Archive for the ‘Winter’ Category

Spring is just around the corner

Monday, February 15th, 2010


As a gardener and nature-lover, spring is my favorite season. But I’m in no hurry to shake off winter just yet. True, it’s got snow, and ice, and freezing temperatures (at least up north), and everything seems dead and bare. But it also provides a nice break, a time for thinking and looking inward.

In many ways, I find it the most inspiring season of all because of its minimalism. It doesn’t overwhelm the senses with color, it’s not splashy or teeming with distractions. In the winter, a twisting tree branch or a peach sunset can be a small masterpiece. A single red cardinal is like a miracle.

And knowing that nature is only sleeping, that life is still there hidden beneath the bark and under the ground ready to sprout again, can give you a feeling of hope that anything is possible, that any difficulty or situation can be overcome.

So while I’ll be happy when spring arrives, I will still savor the end of winter while I can. For I know that it’s only a temporary situation, and spring is just around the corner.

Snowflakes: miniature works of art

Sunday, January 24th, 2010

snowflake10Artists are inspired by nature, but sometimes nature creates perfect works of art on its own. Snowflakes are not only beautiful in their form and structure, they are also amazing because of the way they are created out of nothing, from moisture crystallizing around tiny specks of dirt. Their resemblance to plants and leaves is remarkable, and yet snowflakes are not living. Nature is filled with common patterns and structures if you look for them.

Here are some snowflake photos collected by Kenneth G. Libbrecht over at, where you can learn about the history of snowflake photography and watch a time-lapse film of a snowflake forming.The next time you see snowflakes fall from the sky, think of the tiny, tiny crystals that make up each piece, miniature works of art that are free and plentiful, if only temporary.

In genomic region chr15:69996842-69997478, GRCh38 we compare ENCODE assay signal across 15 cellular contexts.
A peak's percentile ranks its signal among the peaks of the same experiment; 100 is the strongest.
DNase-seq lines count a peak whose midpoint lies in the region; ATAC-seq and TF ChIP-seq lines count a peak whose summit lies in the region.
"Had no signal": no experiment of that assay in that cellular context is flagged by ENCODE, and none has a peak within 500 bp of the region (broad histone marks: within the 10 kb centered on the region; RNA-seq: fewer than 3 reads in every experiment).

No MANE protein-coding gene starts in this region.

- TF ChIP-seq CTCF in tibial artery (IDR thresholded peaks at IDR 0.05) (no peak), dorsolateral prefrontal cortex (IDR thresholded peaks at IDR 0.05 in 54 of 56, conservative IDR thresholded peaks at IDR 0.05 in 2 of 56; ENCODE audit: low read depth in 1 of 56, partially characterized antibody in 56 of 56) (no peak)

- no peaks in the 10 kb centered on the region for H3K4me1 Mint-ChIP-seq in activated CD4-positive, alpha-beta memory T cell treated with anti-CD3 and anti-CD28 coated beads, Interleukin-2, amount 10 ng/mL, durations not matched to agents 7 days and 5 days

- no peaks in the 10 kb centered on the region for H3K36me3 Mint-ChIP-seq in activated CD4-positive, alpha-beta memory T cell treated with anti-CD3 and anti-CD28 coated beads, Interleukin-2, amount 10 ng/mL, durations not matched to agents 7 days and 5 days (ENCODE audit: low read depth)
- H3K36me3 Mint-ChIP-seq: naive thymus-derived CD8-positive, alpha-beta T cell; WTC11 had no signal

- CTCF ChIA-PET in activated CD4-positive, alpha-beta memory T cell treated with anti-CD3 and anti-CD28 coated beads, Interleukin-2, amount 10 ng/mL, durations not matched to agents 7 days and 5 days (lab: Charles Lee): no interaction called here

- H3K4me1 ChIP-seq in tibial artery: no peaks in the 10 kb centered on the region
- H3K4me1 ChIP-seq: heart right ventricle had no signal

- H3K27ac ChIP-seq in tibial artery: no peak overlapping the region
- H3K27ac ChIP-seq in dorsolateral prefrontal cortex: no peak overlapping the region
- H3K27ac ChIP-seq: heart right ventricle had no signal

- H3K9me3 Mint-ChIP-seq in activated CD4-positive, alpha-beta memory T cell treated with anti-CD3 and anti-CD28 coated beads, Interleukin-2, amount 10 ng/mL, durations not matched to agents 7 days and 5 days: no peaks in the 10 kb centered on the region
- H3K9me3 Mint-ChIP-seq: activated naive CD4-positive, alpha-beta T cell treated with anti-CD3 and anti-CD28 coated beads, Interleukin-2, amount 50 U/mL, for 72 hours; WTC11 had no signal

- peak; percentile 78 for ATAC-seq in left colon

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Art © by John Lechner

Art © by John Lechner

Footnote: Recent Interviews

On a personal note, I recently did two blog interviews, where I talked about my books, my artwork, and all the other projects I’m working on. All of the questions were great and really made me think. If you would like to learn more about me and my work, follow the links below:

My interview at BriMeetsBooks

My interview at Wendy Martin Illustration


Come Again in Spring

Wednesday, January 13th, 2010

Come Again in Spring by Belinda Oldford, National Film Board of Canada

Continuing our snowy theme this month, we turn to animation.  Come Again in Spring is a short animated film about an old man who has a mysterious visitor one day who threatens his peaceful existence. This gentle film contains gorgeous imagery of the snowy landscape, and also the birds who are ever-present throughout the tale.

In addition to the beautiful animation, it’s also a great story, and I urge you to watch it through to the end. It is a film about life, about nature, and about the human spirit.

The film is based on a story by Richard Kennedy. It was produced by the National Film Board of Canada, and was directed and animated by Belinda Oldford.